(Feb. 24) SACRAMENTO, Calif. — After a year of lobbying unsuccessfully against a series of United Farm Worker-backed bills requiring binding mediation in labor contract negotiations, the Western Growers Association, Newport Beach, has taken its case to the courts.

It is a case that pits the United Farm Workers and other unions against growers and other businesses and could take years and a U.S. Supreme Court decision to resolve.

And to prevent the law from taking effect during the fight over its constitutionality, Western Growers is seeking an injunction for the duration of the battle over it.

Western Growers, part of a coalition of agriculture organizations including the California Farm Bureau, filed suit in Sacramento Superior Court Feb. 24 against California’s Agricultural Labor Relations Board.

The lawsuit alleges that binding mediation bills that were signed into law last year by California Gov. Gray Davis and that took effect at the beginning of 2003 are, in reality, binding arbitration laws that are unconstitutional because they force growers into contracts.

The Pacific Legal Foundation will represent for free Western Growers, the other agriculture groups and Excelsior Farming, a company that already has been hit with a demand for labor contract bargaining.

Tom Nassif, who is entering his second year as president of Western Growers, said the law basically eliminates a grower’s constitutional rights to enter into or not to enter into a contract.

UNCONSTITUTIONAL FOR SEVERAL REASONS

Nassif told a workshop audience at the 2003 United Fresh Fruit & Vegetable Association convention in Long Beach that the lawsuit claims the law is unconstitutional based on several causes of action.

First, Nassif said, it deprives farmers of life, liberty and the pursuit of happiness by transferring money earned by the company into the hands of workers without the agreement of the company. Second, he said, the law offers no real court review of any mediation process in a labor dispute. Third, the law unconstitutionally transfers powers between branches of government, he said.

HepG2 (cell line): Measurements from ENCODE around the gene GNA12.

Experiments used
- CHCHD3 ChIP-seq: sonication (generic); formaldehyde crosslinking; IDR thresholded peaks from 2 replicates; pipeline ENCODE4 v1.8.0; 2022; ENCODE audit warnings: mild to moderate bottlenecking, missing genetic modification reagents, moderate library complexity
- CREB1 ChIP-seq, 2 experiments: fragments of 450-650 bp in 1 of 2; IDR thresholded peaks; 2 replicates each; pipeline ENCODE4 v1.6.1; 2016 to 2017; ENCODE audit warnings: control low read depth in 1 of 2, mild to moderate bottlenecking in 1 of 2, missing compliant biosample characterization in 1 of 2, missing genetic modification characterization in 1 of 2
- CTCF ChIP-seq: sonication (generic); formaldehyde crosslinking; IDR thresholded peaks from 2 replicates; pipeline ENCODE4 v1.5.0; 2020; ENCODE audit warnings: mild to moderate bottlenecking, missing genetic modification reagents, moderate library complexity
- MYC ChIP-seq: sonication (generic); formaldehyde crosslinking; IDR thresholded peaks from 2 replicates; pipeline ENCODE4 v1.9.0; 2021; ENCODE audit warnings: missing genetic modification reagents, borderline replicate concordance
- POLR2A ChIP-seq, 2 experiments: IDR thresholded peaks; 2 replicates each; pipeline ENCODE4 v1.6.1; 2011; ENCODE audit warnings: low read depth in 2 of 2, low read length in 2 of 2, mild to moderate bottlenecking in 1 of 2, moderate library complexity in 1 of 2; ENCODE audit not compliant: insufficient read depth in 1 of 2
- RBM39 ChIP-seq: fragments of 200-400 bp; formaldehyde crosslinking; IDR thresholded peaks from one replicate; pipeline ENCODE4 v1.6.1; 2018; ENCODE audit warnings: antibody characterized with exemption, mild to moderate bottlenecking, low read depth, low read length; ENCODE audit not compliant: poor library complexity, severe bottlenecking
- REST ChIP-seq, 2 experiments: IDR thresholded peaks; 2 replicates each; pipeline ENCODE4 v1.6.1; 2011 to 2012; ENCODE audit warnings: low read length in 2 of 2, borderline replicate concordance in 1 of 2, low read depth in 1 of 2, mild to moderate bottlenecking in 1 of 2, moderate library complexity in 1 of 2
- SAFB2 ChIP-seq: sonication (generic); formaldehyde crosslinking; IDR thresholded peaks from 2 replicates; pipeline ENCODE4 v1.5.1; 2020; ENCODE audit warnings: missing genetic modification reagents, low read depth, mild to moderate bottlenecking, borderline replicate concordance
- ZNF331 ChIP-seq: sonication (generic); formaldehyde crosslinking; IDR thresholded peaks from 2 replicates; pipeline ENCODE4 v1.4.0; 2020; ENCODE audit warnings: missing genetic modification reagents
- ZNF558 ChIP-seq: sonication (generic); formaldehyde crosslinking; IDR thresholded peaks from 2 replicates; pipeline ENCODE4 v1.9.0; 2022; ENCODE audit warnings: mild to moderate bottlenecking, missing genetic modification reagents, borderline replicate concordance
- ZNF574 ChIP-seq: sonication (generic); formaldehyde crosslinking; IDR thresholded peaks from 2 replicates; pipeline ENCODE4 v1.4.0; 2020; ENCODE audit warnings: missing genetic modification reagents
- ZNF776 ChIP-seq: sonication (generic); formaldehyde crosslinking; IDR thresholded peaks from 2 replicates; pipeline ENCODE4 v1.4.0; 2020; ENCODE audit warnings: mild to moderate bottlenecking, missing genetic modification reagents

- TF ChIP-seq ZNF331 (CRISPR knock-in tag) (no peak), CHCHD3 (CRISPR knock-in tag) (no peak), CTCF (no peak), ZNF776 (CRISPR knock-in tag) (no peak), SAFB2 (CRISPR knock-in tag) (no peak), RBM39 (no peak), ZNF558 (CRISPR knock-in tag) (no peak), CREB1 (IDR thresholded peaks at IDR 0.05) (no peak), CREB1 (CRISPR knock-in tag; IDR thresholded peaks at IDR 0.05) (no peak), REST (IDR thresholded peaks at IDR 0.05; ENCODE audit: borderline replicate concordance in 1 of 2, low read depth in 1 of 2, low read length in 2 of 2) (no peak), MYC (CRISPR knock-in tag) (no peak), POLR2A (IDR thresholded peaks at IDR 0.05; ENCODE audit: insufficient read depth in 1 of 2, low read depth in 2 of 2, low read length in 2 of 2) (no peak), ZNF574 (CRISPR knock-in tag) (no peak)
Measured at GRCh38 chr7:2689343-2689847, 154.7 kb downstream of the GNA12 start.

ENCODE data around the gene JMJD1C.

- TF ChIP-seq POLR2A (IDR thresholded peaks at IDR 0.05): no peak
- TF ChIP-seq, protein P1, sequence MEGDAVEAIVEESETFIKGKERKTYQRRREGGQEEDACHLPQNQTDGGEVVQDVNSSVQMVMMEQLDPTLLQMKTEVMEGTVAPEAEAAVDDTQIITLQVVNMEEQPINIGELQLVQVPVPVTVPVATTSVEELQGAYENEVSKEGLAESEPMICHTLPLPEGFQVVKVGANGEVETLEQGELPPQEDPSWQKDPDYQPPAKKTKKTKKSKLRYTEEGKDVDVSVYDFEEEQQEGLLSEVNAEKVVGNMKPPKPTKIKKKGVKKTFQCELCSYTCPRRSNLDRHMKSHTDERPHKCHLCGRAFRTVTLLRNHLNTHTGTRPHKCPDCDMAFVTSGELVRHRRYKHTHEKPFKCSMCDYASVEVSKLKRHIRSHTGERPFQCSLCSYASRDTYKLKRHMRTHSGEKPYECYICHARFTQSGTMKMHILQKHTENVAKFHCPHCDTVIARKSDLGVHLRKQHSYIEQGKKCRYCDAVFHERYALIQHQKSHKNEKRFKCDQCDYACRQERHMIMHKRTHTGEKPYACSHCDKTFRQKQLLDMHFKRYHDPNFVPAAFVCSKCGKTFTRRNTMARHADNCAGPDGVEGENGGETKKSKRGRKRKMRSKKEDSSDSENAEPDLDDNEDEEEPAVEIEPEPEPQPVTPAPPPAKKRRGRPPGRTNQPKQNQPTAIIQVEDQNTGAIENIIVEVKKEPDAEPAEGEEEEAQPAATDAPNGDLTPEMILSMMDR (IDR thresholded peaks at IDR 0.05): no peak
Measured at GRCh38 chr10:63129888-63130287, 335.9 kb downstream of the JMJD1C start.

While proponents of the law changed its wording from requiring arbitration to mediation in an effort to appear to be compromising, the result is still binding arbitration, Nassif said.

“What incentive would a union have to give concessions if they know they can appeal to a mediator that is labor friendly?” Nassif asked. “There’s a mentality in Sacramento that you can do something harmful to the farmer and that will somehow be beneficial to the farm worker.”

NATIONAL RAMIFICATIONS

Nassif warned that the fight against this mediation law is neither a California problem nor a regional problem.

“They want to set a precedent in California that would catapult this union to a status with the major national unions,” Nassif said, arguing that should this law stand in California, unions nationwide would be able to organize every profession and craft in the country. “This sets a precedent that changes the entire relationship between employee and employer.”

Nassif also suggested that the law, if allowed to stand, could affect grower relations with lending institutions who might decline to make loans to companies that have had a successful union election for fear that the company might not be a good financial risk.

But Nassif said he was confident that Western Growers and its allies in the lawsuit would prevail legally.

Jasper Hempel, senior vice president of government and legal affairs for Western Growers, said he suspected the United Farm Workers union would intervene in the suit. He warned growers to expect a long fight.

“We could have an answer in as soon as 90-180 days,” Hempel said. “Undoubtedly whoever loses will appeal. It will be another year before the case would be heard at appeal.”

The loser there most likely would appeal to the California Supreme Court, Hempel said, a situation that would tack on another year and a half. An appeal to the U.S. Supreme Court would take another couple of years, he said.

DETERMINED TO WIN

“And whatever happens at the trial court or the appellate level, if the unions lose, they do have the ability to go back to the legislature to create a bill to ‘fix’ the problem,” Hempel said. “We may find ourselves having to file suit after suit after suit, but we’re not going to stop.”

Though the Pacific Legal Foundation is not charging fees for the case, the lawsuit will be expensive in terms of travel, depositions and other legal expenses. After Davis signed the bill last fall, Western Growers sent a letter to its members and other trade associations asking for donations of $100 toward a fund to fight the law.

“We got $130,000 very, very quickly,” Nassif said. “The California Farm Bureau said they would match it dollar for dollar.”

Nassif said he believed the fund was large enough for the fight. If more is needed later, he said, Western Growers would make another appeal.